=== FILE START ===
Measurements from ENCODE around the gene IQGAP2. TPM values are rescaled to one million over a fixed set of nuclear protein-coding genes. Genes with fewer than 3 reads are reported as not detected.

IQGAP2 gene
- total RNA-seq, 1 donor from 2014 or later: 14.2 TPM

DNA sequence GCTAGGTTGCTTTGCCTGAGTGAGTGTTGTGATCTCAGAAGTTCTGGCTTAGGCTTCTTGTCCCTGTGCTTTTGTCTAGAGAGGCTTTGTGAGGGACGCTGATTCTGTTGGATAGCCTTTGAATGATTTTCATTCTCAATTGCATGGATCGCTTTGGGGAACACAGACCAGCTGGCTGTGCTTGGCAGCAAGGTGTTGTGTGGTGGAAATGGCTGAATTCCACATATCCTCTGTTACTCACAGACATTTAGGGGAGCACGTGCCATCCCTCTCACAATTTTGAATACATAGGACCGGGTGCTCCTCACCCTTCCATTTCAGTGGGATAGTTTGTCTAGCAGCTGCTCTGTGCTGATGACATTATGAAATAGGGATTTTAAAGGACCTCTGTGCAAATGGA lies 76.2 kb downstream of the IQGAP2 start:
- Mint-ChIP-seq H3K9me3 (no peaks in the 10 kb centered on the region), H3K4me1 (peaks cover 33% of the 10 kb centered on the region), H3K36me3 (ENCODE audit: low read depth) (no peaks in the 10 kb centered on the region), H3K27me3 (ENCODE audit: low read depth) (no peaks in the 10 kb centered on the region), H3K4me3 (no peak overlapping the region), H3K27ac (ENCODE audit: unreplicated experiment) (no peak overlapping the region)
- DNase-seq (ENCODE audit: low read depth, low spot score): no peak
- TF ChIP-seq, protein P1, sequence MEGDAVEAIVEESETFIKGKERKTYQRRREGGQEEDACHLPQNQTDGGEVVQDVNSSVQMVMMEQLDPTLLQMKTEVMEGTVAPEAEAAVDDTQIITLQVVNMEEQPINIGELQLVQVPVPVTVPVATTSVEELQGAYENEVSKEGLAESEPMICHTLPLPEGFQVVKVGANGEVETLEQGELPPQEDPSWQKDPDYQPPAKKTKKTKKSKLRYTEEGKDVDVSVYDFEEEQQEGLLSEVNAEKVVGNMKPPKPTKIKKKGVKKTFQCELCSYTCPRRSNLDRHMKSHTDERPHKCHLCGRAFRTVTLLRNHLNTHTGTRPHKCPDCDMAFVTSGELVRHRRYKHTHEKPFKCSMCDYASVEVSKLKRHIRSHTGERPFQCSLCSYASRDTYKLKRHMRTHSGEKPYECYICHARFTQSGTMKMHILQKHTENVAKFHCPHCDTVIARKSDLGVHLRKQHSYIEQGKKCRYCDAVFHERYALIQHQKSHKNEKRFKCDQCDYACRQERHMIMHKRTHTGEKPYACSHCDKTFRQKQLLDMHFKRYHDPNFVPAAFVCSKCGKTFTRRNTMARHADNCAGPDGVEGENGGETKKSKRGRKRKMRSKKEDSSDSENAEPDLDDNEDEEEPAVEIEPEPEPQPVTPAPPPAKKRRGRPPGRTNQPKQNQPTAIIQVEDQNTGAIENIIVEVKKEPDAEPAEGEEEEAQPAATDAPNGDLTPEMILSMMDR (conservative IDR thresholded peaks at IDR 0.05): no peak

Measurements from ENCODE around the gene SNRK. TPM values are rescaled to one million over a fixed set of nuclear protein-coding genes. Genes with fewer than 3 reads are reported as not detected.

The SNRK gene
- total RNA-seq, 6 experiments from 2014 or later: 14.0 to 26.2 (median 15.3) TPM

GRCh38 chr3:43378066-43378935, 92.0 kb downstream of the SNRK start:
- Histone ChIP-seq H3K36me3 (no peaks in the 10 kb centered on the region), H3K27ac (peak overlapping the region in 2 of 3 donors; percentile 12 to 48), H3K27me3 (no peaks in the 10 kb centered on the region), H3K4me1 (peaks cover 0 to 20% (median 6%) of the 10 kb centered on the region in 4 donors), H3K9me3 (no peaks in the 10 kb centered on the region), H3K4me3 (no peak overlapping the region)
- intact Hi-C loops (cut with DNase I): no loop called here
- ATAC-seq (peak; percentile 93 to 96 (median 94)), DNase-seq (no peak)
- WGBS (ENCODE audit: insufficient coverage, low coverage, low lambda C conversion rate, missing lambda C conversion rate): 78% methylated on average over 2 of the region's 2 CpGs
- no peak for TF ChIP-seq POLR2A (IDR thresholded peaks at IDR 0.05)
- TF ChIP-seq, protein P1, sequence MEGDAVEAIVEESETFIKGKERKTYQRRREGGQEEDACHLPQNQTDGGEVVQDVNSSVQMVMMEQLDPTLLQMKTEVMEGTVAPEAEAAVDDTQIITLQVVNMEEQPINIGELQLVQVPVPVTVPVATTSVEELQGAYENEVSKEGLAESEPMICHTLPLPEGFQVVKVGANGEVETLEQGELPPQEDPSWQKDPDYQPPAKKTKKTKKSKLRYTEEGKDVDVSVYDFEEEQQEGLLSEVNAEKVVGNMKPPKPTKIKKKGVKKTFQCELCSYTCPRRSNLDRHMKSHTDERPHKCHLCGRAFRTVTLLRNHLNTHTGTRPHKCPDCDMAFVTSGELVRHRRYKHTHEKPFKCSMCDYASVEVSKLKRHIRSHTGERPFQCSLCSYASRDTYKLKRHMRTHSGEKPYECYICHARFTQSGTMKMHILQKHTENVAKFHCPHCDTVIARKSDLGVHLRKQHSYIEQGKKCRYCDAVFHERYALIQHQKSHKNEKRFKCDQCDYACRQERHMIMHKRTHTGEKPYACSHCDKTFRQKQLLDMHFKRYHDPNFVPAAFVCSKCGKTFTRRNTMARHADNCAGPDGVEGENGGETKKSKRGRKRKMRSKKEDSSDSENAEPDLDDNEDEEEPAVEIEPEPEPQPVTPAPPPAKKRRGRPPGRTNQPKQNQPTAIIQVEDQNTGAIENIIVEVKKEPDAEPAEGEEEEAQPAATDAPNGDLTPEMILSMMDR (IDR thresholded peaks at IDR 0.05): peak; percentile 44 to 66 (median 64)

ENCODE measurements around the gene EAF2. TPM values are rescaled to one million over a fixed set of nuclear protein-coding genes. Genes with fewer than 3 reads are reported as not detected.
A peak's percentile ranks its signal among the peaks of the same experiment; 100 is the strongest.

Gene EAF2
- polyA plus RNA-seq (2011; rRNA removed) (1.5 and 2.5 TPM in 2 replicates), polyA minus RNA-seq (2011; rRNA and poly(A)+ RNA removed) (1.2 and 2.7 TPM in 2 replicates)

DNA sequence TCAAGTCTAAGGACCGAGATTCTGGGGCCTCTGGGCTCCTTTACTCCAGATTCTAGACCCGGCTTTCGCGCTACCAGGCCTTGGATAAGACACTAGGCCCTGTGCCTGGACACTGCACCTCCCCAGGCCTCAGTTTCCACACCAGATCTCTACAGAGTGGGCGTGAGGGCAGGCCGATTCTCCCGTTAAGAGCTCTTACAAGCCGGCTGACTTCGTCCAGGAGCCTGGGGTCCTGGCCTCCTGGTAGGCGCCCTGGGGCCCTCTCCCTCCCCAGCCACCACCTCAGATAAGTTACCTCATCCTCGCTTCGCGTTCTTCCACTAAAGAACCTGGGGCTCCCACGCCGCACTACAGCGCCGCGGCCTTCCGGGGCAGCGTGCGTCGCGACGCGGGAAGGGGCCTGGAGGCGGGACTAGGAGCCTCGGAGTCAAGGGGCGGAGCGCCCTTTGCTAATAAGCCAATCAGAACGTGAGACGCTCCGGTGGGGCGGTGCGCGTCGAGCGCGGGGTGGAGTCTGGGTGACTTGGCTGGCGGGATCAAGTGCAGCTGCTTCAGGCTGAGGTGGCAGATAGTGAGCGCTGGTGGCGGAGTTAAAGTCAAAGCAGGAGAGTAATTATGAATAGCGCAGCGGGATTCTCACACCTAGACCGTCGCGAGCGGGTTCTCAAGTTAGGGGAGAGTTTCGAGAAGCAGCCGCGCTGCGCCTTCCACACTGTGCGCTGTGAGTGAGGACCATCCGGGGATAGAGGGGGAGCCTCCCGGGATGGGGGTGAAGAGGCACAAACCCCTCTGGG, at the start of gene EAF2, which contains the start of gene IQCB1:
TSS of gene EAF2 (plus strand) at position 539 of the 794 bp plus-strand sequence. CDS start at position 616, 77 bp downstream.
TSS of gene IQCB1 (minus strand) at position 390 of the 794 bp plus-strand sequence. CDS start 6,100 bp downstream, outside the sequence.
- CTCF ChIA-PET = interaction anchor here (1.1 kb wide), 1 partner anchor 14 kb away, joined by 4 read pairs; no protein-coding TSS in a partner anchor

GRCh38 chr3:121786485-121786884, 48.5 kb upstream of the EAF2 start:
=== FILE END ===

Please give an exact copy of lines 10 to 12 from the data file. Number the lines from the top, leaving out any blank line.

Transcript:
- total RNA-seq, 6 experiments from 2014 or later: 14.0 to 26.2 (median 15.3) TPM

GRCh38 chr3:43378066-43378935, 92.0 kb downstream of the SNRK start:
- Histone ChIP-seq H3K36me3 (no peaks in the 10 kb centered on the region), H3K27ac (peak overlapping the region in 2 of 3 donors; percentile 12 to 48), H3K27me3 (no peaks in the 10 kb centered on the region), H3K4me1 (peaks cover 0 to 20% (median 6%) of the 10 kb centered on the region in 4 donors), H3K9me3 (no peaks in the 10 kb centered on the region), H3K4me3 (no peak overlapping the region)